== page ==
Three, the completed survey is to facilitate site preparation or site restoration for installing or restoring of a reliable and effective alarm system, free of false and nuisance alarms. There is proof that thorough site preparation, proper sensor selection, installation methods and techniques, along with owner/operator education and training, incidences of false and nuisance alarms are significantly reduced. Scarce security and law enforcement resources can be effectively utilized in either a proactive manner, or squandered by responding to spurious alarms. It is management’s choice and management’s choice alone.

      There are a number of things to remember when conducting a security survey. They may appear at first glance to be unimportant but in reality, crucial.

      A security survey is the pursuit of trifles and subsequent study of the insignificant. Small things, bane of management, cause most security breaches.

      Security personnel scan the horizon looking for the big security violation that will establish them in the field.

      We tend to be on the lookout for the Elephant, when it is the Ant who is carrying away the store bit-by-bit. The presence everywhere of the innocuous, the ubiquitous trifle, would seem to be our undoing. What of one lost key, or one sensitive paper left on a desk overnight, or one unlocked safe or file cabinet. Small yes—petty no!

      Lose a ring of keys and management goes ballistic. Lose one key, hardly a ripple on life’s water. We salivate at the prospect of a “kicked-in” door or “smashed-in” window. We could have either as a diversion and never know the difference. Why? The crooks in prison told us so.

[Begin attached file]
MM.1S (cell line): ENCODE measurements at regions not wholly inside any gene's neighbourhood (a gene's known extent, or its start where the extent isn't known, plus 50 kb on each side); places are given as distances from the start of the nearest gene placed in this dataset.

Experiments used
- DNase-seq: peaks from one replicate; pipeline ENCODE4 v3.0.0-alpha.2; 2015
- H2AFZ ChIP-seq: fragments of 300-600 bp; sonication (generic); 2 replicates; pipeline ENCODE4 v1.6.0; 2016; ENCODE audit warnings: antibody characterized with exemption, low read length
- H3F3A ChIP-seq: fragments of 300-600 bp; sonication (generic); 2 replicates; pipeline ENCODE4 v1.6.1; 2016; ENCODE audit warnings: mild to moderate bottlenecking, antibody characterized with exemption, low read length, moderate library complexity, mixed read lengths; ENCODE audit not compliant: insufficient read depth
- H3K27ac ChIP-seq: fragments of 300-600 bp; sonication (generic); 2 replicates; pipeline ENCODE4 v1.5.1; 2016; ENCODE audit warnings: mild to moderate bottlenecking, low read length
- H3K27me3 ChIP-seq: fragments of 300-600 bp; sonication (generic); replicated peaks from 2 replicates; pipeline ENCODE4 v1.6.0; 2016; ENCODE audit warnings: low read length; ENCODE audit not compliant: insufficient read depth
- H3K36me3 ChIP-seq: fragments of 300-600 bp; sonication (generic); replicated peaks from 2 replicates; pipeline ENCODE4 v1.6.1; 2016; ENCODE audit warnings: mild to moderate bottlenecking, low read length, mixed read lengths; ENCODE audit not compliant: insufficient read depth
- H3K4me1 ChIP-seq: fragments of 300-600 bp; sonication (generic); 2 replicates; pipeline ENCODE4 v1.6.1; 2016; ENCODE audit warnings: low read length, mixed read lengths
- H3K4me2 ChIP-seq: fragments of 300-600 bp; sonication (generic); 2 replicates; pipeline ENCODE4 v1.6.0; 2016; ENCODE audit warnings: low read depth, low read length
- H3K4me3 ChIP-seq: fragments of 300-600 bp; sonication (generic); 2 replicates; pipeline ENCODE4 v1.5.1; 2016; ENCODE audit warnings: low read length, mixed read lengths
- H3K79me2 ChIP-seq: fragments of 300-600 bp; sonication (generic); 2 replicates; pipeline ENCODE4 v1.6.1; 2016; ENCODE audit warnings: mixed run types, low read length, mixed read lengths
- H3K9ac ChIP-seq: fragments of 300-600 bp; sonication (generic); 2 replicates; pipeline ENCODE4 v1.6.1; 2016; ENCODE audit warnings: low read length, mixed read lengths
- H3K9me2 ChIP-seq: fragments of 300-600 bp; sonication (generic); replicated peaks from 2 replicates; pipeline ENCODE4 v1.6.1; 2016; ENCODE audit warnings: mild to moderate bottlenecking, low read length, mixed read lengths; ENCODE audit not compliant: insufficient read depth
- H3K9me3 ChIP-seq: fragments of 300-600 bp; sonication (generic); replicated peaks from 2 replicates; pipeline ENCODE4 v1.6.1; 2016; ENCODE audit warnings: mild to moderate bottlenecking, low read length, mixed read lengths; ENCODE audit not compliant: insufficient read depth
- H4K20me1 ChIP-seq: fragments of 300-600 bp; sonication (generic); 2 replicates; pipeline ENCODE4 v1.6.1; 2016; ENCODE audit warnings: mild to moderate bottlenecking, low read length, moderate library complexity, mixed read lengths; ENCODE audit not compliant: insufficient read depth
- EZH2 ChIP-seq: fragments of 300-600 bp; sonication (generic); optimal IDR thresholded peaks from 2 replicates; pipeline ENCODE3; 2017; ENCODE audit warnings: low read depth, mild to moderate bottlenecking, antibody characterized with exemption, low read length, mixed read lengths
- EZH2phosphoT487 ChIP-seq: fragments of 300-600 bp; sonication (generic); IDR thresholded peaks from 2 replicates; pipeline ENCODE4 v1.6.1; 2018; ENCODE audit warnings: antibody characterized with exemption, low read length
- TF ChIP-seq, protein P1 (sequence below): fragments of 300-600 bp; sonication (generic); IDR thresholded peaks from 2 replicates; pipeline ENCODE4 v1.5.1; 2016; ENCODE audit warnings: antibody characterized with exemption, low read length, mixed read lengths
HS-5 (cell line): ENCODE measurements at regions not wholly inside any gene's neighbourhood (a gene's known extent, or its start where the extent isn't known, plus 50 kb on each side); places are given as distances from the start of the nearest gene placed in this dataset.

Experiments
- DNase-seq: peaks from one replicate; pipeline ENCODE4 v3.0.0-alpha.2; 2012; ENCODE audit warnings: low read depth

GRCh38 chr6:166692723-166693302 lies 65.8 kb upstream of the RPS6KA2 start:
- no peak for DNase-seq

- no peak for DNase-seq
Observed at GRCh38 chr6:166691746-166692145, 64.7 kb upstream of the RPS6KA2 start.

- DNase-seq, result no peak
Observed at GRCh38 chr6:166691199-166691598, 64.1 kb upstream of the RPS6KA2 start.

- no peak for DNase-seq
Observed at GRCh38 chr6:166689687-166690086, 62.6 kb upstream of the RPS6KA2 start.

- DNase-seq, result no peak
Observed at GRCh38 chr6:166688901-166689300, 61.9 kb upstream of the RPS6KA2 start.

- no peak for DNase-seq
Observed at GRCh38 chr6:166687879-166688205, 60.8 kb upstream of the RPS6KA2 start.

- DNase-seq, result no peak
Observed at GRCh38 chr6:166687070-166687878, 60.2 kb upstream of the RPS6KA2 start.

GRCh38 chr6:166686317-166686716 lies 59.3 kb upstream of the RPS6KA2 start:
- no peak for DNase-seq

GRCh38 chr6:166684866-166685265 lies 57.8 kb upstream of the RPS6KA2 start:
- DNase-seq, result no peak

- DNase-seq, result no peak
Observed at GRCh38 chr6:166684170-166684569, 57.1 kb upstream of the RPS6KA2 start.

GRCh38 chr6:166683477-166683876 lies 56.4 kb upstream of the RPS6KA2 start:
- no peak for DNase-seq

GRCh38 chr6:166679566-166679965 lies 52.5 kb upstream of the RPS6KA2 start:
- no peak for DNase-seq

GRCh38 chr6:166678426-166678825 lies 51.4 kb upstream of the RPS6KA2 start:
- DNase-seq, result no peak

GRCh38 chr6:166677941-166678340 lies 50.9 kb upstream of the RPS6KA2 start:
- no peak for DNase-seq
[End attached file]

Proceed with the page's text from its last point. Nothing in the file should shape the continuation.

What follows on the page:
Wonder why we keep replacing light bulbs on that one particular fixture? Or what about sizzling sounds from that electrical receptacle or switch? Not to worry, it just reminds us to have that BLT when we get home. Could it possibly be an electrical problem? Could it portend of disaster? That fire down the street, didn’t that start with a switch or something like that? No, it’s only a trifle.

      Your secretary complains when she touches that metal frame it tingles, feels strange. Could that be AC ripple? Could someone get shocked or electrocuted? It takes 17 milliamperes to stop your heart and 50 milliamperes to trip a 20-ampere circuit breaker. It’s so insignificant, not to worry, right?

      There are chemicals in the basement that nobody seems to notice. Gee, what would happen if that chlorine and ammonia got mixed up? What about that carboy of sulfuric acid? Shouldn’t they be in separate rooms? Nothing could happen and if it did, nobody would get hurt. It’s just a trifle.

      Odd, the electrician found some plastic tubing in the box when he was replacing a receptacle. He showed it to me. Looked like the stuff they used for my IV drip when in hospital. Well, wasn’t this a medical office clinic before we moved in? Not a problem. Couldn’t be anything important.